Outside the ScotiaBank Arena, fans lined up hours early to watch Game 1 from nearby Jurassic Park. Surely there would be Curry, Durant and Thompson jerseys everywhere...right?
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Not a single jersey or piece of blue and yellow clothing in sight! When asking a Raptors fan with a sign emblazoned with the words "No Splash Zone" we knew this assigned would be harder than we thought.
After three laps around the arena, at last! A sighting! A lone Golden State Canadian!
"I feel comfortable wearing this jersey because we're in Canada...let's go!"
ASSIGNMENT: search for @Warriors fans in Toronto 🍁. This is what I found! 99.99% @Raptors 🦖 fans 😲! (At least they were nice 👍🏽 & respectful of us being on their turf!) @abc7newsbayarea pic.twitter.com/G6NpF3n9IS— Dion Lim (@DionLimTV) May 30, 2019
Apparently, the saying that Canadians are nice is true.
Then finally, we found a group of young men from Fremont who had just graduated from college and decided to make the trip north across the border.
2019 NBA FINALS SCHEDULE: Golden State Warriors vs. Toronto Raptors
When asking them why there wasn't more Bay Area representing in Toronto, the answer was hilarious.
"Well, we have the highest rent in the country so we're trying to fight poverty," says one man, while his friend admitted he didn't have a passport until recently, and that is probably why his friends didn't also make the trek.
While the Bay Area has Dance Cam Mom Robin Schreiber we caught up with Toronto's equivalent: Superfan Nav Bhatia who hasn't missed a Raptors home game since 1995. On this day, he has bestowed the honor of unveiling a Toronto Raptors banner at a shopping mall downtown.
The Bay Area has @dancecammom but Toronto has @superfan_nav Nav Bhatia! An immigrant f/India 🇮🇳 he has attended every single @Raptors home 🏡 game since 1995! He has made basketball 🏀 a more inclusive sport for all ethnic backgrounds & gives back to his community! ⭐️ pic.twitter.com/gu5gjFLZc2— Dion Lim (@DionLimTV) May 30, 2019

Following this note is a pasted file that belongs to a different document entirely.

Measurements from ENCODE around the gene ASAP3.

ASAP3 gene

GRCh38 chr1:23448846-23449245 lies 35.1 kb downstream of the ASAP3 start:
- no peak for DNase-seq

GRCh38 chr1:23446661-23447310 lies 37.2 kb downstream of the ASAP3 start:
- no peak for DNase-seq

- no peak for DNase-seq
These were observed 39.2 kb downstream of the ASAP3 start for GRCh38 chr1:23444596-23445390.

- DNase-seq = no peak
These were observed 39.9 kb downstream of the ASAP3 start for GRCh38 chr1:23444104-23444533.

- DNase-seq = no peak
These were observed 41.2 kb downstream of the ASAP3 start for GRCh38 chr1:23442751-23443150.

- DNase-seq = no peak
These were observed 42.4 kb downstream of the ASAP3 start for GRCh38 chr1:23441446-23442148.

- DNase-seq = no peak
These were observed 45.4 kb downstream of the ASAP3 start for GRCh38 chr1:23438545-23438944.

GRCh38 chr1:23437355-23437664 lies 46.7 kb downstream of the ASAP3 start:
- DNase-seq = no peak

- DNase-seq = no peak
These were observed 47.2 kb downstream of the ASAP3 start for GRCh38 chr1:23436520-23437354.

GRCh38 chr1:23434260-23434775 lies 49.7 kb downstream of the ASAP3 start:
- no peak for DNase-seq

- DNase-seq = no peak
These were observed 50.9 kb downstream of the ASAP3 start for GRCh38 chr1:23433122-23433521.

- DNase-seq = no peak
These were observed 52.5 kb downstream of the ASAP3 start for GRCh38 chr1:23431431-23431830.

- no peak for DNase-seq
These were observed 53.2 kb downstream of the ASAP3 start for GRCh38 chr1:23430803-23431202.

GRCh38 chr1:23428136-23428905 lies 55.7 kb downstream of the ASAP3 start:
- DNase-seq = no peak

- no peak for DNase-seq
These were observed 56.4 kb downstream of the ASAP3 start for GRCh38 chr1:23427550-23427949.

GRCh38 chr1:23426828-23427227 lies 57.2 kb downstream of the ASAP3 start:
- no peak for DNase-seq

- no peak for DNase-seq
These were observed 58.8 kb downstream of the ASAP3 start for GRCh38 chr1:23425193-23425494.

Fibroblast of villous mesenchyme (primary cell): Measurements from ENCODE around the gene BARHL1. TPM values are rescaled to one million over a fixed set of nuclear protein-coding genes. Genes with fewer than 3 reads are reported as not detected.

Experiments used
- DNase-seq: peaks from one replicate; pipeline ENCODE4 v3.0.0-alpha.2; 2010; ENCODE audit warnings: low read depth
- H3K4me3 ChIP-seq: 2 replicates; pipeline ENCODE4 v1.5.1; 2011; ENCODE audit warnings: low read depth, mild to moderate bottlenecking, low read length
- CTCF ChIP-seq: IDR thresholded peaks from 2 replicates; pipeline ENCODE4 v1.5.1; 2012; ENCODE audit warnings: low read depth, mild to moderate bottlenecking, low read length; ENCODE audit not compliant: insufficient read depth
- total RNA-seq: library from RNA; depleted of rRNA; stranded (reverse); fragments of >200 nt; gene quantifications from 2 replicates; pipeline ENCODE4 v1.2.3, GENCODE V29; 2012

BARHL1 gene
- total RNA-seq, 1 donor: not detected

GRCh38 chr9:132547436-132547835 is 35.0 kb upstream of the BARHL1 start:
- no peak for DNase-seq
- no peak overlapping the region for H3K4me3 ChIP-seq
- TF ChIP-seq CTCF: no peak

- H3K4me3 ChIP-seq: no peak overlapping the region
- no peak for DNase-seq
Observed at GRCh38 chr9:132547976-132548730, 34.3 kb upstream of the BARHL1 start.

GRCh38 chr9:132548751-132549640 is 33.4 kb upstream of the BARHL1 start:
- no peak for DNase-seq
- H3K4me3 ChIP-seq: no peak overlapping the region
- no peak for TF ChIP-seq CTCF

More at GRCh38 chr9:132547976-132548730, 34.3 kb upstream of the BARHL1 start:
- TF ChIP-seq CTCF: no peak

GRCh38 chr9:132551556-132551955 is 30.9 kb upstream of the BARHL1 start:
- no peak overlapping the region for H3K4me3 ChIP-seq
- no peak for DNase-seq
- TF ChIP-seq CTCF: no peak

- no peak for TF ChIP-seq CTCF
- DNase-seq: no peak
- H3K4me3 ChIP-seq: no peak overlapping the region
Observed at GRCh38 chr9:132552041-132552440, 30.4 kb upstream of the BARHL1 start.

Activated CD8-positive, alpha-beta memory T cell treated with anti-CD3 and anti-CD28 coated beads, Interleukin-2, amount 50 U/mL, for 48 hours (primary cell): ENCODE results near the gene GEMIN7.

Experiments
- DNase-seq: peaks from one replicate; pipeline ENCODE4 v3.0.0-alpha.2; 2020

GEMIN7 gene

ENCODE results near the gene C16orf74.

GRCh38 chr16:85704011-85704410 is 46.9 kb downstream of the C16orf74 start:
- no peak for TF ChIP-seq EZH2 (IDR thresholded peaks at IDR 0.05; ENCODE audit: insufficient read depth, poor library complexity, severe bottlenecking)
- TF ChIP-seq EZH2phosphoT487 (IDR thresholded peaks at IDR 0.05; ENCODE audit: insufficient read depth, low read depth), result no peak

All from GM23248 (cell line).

Nav, an immigrant from India, is credited with bringing together people of all ethnicities to share the love of basketball. His rags-to-riches story has touched all of Canada.
"He's a representation of how multicultural Toronto is," smiles a woman in a motorized wheelchair with a small brown puppy at he feet.
Nav would face discrimination at games and by companies that wouldn't hire him as an engineer. By working hard as a car salesman he now owns several Hyundai dealerships. His constant presence at games and brought together and inspired people of all different cultures to enjoy the game of basketball.
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"It has been an amazing journey. From 30 people of our community in the game to today where we have over 3,000 people who are season holders in the arena. When you go to our arena you see people from over 100 countries, different colors and different religions and faith it's so beautiful," beams Bhatia.
Certainly beautiful for all of the Raptors fans in this city, considered one of the most multi-cultural in the world.
Check out more stories about the Golden State Warriors and the NBA Finals.